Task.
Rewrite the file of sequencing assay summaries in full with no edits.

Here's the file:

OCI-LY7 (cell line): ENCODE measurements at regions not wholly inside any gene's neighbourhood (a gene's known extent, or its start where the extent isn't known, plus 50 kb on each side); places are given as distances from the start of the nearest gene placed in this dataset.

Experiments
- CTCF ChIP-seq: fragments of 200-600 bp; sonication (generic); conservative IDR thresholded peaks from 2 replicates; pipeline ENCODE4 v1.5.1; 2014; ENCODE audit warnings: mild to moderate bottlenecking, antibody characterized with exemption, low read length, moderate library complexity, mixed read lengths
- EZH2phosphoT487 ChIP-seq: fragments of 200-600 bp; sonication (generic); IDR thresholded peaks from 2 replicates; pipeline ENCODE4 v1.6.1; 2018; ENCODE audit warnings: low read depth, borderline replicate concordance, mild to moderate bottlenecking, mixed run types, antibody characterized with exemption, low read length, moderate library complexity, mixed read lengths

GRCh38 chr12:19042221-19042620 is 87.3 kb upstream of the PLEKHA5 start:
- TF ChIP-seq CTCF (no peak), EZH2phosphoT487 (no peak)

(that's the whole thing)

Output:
OCI-LY7 (cell line): ENCODE measurements at regions not wholly inside any gene's neighbourhood (a gene's known extent, or its start where the extent isn't known, plus 50 kb on each side); places are given as distances from the start of the nearest gene placed in this dataset.

Experiments
- CTCF ChIP-seq: fragments of 200-600 bp; sonication (generic); conservative IDR thresholded peaks from 2 replicates; pipeline ENCODE4 v1.5.1; 2014; ENCODE audit warnings: mild to moderate bottlenecking, antibody characterized with exemption, low read length, moderate library complexity, mixed read lengths
- EZH2phosphoT487 ChIP-seq: fragments of 200-600 bp; sonication (generic); IDR thresholded peaks from 2 replicates; pipeline ENCODE4 v1.6.1; 2018; ENCODE audit warnings: low read depth, borderline replicate concordance, mild to moderate bottlenecking, mixed run types, antibody characterized with exemption, low read length, moderate library complexity, mixed read lengths

GRCh38 chr12:19042221-19042620 is 87.3 kb upstream of the PLEKHA5 start:
- TF ChIP-seq CTCF (no peak), EZH2phosphoT487 (no peak)